In the case of Todd v. Lyon, 55 Cal.App. 67 [ 202 P. 899], where the authorities are collected, the principle is announced that the question of the sale of personal property is to be ascertained from the intention of the parties, which is to be determined by the judge from all the facts and circumstances of the case; and where goods are identified and the price to be paid therefor depends upon some unit of measurement or invoicing thereafter to be made, the transfer is complete. (See, also, 35 Cyc. 192; Jensen v. Carlenzoli, 54 Cal.App. 656 [ 202 P. 452].) In the instant case, as found by the court, the parties agreed "upon a present transfer"; the pipe sold was clearly identified by its selection and its segregation from other pipe, by the defendant, which was followed by acts showing the defendant's ownership. The intention of the parties was thus determined to be a present change in title to the pipe, and the trial judge by his findings so declared. The evidence amply supports the finding thereon and, as before stated, the rule is that such finding cannot now be disturbed by this court.

[5] Appellant's final complaint against the judgment is that the court erred in awarding the plaintiff the sum of $12 for storage of the pipe. It appears that after defendant had selected and segregated the pipe and had removed the threads therefrom it left the pipe scattered over the ground in full view of plaintiff's living-room window; that thereafter plaintiff notified the defendant to remove the pipe, which the defendant failed to do. Plaintiff thereupon moved the pipe to the rear of his garage and piled it up in a neat pile, where it remained until the action was tried. The damages allowed by the trial court as a reasonable sum for the storage of the pipe on plaintiff's premises was the sum of one dollar per month. The rule with reference to plaintiff's right to recover for such storage is laid down in 35 Cyc., page 599, as follows: "The expenses incurred by the seller by reason of the breach of the contract may generally be recovered as part of the damages, such as extra expense incurred by reason of defendant's representations that he is ready for delivery, followed by repudiation, expense of resale, and expense for the keep of animals for a reasonable time in anticipation of a resale" (citing cases). In the case of King v. Globe Grain Milling Co., 58 Cal.App. 105 [ 208 P. 166], a recovery was permitted by the plaintiff in a case of this nature on account of warehouse charges. In the instant case, if it be assumed that on the failure of defendant to remove the pipe after having been notified by plaintiff to do so, plaintiff would have had the right to place the pipe in a warehouse, then there would seem to be no good reason why the defendant should not here be obliged to pay the reasonable charges for storage of the pipe on the premises of plaintiff.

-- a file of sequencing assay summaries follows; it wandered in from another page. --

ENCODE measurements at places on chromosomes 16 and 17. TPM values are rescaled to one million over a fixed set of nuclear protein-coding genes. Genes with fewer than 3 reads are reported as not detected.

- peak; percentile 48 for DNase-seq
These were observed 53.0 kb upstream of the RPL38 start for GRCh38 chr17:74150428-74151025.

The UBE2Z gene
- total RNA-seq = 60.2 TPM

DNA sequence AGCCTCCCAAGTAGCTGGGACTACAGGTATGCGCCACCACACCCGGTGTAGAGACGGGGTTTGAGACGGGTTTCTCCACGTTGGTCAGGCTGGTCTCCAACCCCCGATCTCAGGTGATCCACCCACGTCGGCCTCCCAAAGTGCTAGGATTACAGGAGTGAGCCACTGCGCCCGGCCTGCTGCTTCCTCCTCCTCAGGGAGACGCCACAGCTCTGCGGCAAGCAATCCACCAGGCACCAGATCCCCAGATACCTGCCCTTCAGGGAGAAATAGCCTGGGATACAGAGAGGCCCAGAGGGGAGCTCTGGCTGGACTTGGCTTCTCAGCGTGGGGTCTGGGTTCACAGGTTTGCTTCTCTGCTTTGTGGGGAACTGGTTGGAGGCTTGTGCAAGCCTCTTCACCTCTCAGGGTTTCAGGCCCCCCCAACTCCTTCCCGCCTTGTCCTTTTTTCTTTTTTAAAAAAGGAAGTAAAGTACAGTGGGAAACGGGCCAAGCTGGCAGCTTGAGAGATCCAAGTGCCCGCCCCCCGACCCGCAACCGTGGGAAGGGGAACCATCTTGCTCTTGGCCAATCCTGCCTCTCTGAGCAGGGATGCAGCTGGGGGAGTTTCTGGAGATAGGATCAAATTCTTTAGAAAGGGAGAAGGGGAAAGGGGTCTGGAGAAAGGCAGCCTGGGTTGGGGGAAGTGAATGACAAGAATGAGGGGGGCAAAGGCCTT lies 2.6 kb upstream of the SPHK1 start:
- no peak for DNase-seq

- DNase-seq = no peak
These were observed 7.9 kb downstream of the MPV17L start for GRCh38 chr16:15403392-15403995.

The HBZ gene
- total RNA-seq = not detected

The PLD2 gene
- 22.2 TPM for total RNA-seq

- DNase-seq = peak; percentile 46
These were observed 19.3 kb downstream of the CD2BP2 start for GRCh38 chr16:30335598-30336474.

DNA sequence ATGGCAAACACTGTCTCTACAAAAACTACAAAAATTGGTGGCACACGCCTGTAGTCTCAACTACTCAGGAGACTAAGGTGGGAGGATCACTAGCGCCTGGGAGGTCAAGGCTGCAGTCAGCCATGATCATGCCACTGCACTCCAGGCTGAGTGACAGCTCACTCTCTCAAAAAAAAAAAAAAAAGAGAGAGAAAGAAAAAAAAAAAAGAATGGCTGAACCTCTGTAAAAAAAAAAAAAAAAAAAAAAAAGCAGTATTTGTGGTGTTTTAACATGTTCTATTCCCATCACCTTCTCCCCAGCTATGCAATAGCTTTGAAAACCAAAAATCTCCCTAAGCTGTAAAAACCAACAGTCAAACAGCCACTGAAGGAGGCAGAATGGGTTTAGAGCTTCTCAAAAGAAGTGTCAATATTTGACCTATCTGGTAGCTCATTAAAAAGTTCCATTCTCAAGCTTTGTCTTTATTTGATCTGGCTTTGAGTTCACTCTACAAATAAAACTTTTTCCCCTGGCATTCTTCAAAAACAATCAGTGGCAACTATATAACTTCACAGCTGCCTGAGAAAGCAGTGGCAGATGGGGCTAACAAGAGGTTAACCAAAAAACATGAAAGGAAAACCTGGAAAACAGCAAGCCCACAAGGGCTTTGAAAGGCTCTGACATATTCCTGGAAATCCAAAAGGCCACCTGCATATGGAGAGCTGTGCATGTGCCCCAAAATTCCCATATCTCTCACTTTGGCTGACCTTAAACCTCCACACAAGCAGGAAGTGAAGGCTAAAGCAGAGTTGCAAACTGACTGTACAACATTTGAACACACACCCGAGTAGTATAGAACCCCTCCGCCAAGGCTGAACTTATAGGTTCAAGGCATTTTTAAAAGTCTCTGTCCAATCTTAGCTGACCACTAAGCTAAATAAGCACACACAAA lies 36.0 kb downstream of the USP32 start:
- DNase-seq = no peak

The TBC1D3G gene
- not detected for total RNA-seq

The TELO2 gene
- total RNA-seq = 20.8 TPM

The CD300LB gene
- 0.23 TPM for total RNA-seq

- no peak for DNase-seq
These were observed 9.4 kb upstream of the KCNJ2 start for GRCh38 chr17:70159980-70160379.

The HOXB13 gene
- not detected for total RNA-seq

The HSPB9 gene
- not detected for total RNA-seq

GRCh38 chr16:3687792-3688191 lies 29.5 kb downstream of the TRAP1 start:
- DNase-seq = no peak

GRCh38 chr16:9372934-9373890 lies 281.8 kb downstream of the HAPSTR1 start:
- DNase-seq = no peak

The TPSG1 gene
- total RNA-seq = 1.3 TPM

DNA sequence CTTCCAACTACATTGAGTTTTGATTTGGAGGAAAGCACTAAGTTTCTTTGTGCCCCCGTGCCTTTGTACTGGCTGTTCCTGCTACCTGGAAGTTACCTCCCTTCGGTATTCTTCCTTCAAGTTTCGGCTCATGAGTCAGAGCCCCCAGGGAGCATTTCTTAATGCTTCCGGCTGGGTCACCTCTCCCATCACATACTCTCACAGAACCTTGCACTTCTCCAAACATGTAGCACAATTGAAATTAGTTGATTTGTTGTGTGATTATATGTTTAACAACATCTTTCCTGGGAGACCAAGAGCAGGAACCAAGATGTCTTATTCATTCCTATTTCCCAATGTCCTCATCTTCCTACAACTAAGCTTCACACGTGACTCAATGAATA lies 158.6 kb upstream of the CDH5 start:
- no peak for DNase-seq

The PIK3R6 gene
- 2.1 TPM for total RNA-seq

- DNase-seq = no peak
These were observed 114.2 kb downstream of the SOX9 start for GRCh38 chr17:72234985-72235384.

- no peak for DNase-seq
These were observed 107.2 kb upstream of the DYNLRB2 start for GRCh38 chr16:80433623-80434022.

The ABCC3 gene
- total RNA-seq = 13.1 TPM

We find no error in the record. The judgment is affirmed.

Conrey, P. J., and Curtis, J., concurred.

Summaries of

Frazier v. Southern Counties Gas Company

Court of Appeal of California, Second District, Division One
Apr 18, 1924
66 Cal.App. 609 (Cal. Ct. App. 1924)
Case details for

Frazier v. Southern Counties Gas Company

Case Details

Full title:F. O. FRAZIER, Respondent, v. SOUTHERN COUNTIES GAS COMPANY (a…

Court:Court of Appeal of California, Second District, Division One

Date published: Apr 18, 1924


66 Cal.App. 609 (Cal. Ct. App. 1924)
226 P. 833